The Culture Secretary yesterday accused Labour deputy leader Tom Watson of wanting to see Max Mosley involved in the regulation of the Jewish Chronicle newspaper.
Matt Hancock launched an excoriating attack on Mr Watson as he made a rallying defence of a free Press.
The minister raised concerns about Mr Mosley’s connections to the controversial state-approved Press regulator Impress in the light of damning revelations about his past.
Last month, the Daily Mail revealed that the ex-Formula One boss published a racist leaflet linking non-white immigrants to diseases such as tuberculosis in a 1961 by-election campaign.
The Culture Secretary yesterday accused Labour deputy leader Tom Watson (right) of wanting to see Max Mosley (left) involved in the regulation of the Jewish Chronicle newspaper
The Mail also asked whether Mr Mosley, the youngest son of Oswald Mosley, leader of the pre-war British Union of Fascists, lied at his orgy privacy trial.
Under oath at the High Court, Mr Mosley, who had been suing the now-defunct News of the World for reporting his participation in what the newspaper alleged was a ‘Nazi-themed’ orgy, categorically denied such a leaflet existed. But the Mail tracked down the pamphlet in an archive. It states: ‘Published by Max Mosley.’
We also revealed how a year later he led a group including a convicted Holocaust-denier on a road trip to a neo-fascist conference in Venice – stopping en-route at the Dachau former Nazi concentration camp – and how he was arrested after swinging a punch at a ‘Jew-baiting’ fascist rally in a Jewish area of London.
Mr Mosley – via a family trust – is almost single-handedly bankrolling Impress, which is shunned by every national newspaper.
Speaking at a lunch for journalists in Westminster, Mr Hancock criticised Mr Watson, who has received £540,000 in donations from Mr Mosley in the past three years. He said: ‘In my view, it is only someone like Tom Watson who would think that it is a good idea to put Max Mosley in charge of regulating the Jewish Chronicle.
From the Mail, March 5
The Mail, February 28
‘It is a great irony of modern politics, Tom is one of Britain’s foremost conspiracy theorists, and when a real conspiracy comes along – like the Trotskyites taking over the Labour Party – he does not even notice.’
In 2015, Mr Watson was forced to apologise to Lord Brittan’s widow for causing distress after he described the late Conservative home secretary as being ‘as close to evil as any human could get’ days after he died over claims he was paedophile. The accusations were later shown to be false.
Mr Hancock yesterday pledged to be a staunch defender of a free Press while he is Culture Secretary.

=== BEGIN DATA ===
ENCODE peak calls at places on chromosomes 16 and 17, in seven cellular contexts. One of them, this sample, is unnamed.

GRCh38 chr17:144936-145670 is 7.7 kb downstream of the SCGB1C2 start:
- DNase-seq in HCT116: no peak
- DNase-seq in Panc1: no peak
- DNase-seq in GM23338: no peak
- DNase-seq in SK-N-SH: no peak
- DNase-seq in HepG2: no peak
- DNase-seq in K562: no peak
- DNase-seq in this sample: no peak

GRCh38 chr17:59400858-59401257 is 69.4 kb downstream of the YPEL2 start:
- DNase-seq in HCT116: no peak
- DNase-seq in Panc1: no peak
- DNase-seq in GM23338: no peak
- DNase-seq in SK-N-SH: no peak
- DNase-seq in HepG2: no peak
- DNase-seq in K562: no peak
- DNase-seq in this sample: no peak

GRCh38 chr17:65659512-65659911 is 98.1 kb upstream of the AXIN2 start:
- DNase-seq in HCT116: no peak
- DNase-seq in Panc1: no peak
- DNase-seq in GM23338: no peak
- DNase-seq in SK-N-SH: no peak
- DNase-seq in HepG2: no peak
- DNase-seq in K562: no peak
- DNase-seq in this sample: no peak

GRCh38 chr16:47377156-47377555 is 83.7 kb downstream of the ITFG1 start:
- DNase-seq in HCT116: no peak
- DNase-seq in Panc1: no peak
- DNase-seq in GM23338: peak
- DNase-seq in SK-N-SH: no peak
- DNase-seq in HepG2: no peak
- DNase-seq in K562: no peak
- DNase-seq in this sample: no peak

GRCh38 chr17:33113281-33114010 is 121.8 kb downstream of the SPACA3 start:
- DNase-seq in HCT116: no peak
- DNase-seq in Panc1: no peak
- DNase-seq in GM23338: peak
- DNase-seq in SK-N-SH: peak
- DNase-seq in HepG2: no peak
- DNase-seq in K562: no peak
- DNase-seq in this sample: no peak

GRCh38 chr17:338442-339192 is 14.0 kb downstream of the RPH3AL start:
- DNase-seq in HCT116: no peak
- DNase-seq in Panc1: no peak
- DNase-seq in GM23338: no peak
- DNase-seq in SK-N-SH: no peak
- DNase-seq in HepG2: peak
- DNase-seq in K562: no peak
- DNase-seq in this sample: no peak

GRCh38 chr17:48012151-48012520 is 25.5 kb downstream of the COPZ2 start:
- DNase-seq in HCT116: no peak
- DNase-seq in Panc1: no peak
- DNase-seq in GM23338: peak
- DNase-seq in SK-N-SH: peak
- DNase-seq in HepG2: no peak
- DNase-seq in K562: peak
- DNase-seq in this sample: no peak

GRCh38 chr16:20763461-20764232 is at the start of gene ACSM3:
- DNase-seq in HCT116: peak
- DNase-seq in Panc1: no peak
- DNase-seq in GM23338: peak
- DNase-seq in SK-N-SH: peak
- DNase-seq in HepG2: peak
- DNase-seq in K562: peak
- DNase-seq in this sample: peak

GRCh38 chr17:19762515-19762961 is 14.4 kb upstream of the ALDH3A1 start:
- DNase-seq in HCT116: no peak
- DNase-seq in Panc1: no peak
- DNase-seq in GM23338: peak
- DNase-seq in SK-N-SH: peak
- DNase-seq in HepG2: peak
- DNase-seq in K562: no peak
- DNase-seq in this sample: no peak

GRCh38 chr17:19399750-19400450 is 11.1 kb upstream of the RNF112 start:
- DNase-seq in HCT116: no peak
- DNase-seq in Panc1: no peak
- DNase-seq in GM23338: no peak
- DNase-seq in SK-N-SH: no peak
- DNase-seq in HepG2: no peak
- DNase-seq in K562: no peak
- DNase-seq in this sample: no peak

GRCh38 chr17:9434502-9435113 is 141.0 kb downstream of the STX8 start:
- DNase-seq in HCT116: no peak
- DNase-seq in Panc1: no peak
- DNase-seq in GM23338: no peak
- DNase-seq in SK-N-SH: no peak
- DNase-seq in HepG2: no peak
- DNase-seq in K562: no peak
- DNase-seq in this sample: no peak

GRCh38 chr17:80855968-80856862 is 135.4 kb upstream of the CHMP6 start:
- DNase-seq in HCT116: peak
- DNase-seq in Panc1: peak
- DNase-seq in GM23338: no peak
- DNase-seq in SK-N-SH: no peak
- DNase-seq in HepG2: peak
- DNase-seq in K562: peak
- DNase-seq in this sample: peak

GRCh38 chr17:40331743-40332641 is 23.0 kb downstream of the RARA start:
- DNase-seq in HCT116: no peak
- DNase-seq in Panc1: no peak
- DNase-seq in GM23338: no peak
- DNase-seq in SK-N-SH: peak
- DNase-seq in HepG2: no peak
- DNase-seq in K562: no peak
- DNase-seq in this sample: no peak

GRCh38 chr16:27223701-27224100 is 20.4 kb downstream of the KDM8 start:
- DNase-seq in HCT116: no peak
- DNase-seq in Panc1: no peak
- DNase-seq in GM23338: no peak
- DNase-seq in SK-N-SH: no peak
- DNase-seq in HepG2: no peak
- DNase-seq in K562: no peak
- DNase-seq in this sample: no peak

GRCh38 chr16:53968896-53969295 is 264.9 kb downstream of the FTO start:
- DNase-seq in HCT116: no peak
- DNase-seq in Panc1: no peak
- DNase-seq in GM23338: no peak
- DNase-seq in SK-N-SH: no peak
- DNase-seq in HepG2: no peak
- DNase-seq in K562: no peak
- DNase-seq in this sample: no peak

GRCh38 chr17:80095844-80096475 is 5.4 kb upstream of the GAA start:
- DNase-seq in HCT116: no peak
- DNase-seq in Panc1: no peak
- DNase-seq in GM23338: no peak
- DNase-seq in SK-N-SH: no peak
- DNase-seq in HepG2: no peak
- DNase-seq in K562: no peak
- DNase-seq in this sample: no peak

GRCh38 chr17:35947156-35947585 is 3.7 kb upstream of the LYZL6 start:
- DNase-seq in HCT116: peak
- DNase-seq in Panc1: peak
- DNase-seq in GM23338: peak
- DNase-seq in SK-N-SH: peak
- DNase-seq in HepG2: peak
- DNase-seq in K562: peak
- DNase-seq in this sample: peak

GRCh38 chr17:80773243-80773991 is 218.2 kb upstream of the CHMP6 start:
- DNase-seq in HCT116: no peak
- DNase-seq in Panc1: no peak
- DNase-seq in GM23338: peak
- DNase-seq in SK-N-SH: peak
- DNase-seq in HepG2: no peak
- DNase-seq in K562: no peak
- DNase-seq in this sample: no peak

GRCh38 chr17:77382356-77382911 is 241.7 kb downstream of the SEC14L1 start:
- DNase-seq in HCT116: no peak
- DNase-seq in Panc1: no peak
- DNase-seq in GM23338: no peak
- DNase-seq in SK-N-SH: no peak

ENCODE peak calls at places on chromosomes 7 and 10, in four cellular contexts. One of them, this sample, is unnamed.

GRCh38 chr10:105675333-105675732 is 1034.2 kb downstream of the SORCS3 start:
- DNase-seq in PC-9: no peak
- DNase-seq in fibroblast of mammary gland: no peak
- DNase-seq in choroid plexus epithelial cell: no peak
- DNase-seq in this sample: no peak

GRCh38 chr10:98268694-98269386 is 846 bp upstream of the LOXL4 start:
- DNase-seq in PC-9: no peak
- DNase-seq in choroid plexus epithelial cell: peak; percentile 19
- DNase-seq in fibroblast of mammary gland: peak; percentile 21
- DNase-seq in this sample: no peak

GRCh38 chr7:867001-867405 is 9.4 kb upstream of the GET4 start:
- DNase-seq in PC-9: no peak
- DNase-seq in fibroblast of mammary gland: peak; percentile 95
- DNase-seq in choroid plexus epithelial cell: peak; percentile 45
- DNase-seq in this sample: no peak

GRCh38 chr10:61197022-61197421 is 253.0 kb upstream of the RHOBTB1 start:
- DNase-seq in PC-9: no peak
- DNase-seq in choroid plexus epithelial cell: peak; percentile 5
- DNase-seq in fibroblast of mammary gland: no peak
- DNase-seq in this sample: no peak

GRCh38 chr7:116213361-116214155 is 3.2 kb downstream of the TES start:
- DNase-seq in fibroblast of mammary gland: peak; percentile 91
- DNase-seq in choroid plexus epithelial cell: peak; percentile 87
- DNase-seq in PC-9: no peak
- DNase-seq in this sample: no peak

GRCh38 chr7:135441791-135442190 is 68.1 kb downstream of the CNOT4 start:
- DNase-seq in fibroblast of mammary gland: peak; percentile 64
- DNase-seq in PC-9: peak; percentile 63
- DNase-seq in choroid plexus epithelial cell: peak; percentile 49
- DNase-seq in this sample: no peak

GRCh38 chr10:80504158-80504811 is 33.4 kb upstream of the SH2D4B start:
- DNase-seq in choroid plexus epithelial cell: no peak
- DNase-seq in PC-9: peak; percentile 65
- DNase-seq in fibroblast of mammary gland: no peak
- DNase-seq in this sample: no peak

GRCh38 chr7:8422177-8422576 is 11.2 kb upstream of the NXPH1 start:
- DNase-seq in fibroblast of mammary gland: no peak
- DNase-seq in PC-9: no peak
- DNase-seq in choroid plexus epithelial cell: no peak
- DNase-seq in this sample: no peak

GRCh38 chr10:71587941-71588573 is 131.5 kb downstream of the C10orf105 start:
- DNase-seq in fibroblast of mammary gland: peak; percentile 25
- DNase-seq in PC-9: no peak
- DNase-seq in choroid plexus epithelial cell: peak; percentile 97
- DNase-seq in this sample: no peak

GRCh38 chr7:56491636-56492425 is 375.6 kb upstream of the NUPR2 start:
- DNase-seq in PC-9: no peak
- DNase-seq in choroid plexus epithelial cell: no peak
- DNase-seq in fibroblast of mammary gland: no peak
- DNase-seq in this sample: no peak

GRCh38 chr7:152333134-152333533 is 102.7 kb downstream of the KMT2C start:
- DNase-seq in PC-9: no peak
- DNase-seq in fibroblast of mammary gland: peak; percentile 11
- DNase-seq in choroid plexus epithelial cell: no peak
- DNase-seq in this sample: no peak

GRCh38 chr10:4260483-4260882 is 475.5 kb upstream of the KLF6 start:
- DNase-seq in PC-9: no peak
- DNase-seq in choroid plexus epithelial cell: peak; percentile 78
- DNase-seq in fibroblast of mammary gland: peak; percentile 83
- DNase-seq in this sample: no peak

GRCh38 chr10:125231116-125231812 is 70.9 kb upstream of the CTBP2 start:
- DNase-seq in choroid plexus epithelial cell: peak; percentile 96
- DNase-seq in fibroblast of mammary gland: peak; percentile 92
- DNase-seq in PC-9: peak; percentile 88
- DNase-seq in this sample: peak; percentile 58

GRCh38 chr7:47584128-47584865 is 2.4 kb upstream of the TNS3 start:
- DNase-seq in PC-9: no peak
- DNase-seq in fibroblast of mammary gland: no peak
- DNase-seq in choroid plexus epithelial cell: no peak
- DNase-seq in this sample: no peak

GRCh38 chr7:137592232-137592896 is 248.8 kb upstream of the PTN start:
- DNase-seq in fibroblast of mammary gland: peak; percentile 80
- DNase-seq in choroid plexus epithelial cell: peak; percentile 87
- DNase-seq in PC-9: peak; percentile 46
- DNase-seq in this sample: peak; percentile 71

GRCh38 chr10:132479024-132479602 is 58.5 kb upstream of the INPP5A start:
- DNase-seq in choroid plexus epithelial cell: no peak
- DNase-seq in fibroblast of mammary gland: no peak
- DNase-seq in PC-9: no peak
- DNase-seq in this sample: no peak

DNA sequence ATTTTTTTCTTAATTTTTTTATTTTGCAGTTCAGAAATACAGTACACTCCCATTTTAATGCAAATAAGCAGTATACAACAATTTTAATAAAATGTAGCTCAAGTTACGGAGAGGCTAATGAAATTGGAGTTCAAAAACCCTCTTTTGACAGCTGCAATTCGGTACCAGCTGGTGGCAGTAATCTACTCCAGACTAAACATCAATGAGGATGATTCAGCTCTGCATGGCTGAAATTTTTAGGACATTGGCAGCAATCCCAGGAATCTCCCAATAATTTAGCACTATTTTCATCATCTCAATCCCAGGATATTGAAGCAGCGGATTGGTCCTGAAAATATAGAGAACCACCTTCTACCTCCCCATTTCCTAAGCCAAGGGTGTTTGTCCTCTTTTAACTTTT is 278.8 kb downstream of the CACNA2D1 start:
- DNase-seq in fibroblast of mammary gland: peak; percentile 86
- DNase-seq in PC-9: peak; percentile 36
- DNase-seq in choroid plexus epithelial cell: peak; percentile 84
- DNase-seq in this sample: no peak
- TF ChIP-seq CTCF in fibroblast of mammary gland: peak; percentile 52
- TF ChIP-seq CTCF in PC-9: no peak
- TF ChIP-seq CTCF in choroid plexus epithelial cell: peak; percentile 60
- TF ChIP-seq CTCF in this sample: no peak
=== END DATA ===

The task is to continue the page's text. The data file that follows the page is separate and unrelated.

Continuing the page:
‘In a world of the internet and clickbait, the Press faces critical challenges that threaten livelihoods and sustainability,’ he said. ‘Nationally and locally a Press that can hold the powerful to account is an essential component of our democracy.
‘I have not always enjoyed everything that has been written about me, but then you are not here to keep us politicians happy, you are here to hold the powerful to account and to report without fear or favour. You have a powerful role in this and I want to see a stronger, more sustainable Press, confident in saying this fact is false and this fact is true.’
Mr Hancock voiced concerns about how the media industry faces challenges because of the rise of ‘fake news’ and declining advertising revenue.
Matt Hancock (above) launched an excoriating attack on Mr Watson as he made a rallying defence of a free Press. The minister raised concerns about Mr Mosley’s connections to the controversial state-approved Press regulator Impress in the light of damning revelations about his past
He added: ‘But it is also under threat from a group of politicians who do not like what is written about them and do not think it should be written therefore at all.
‘The thought of a state-regulated British Press under the sinister threats of Jeremy Corbyn and John McDonnell does not bear thinking about. It would mean a public that is less informed, less inspired and less able to keep the powerful to account. How dare they threaten the free Press with their own misguided goals.
‘I for one will defend the free Press with everything I have got. So you should get out there and find the stories, find the objective reality, make sure that you print it without fear or favour, and fight for the freedom you have held dear for so long, and with that I will be by your side.’
Last night Mr Watson criticised Mr Hancock’s decision earlier this month to cancel a second Leveson-style inquiry into the Press. He said: ‘This ambitious minister’s capitulation to his powerful friends in the Press over Leveson is a betrayal of all victims of phone hacking and Press intrusion.’
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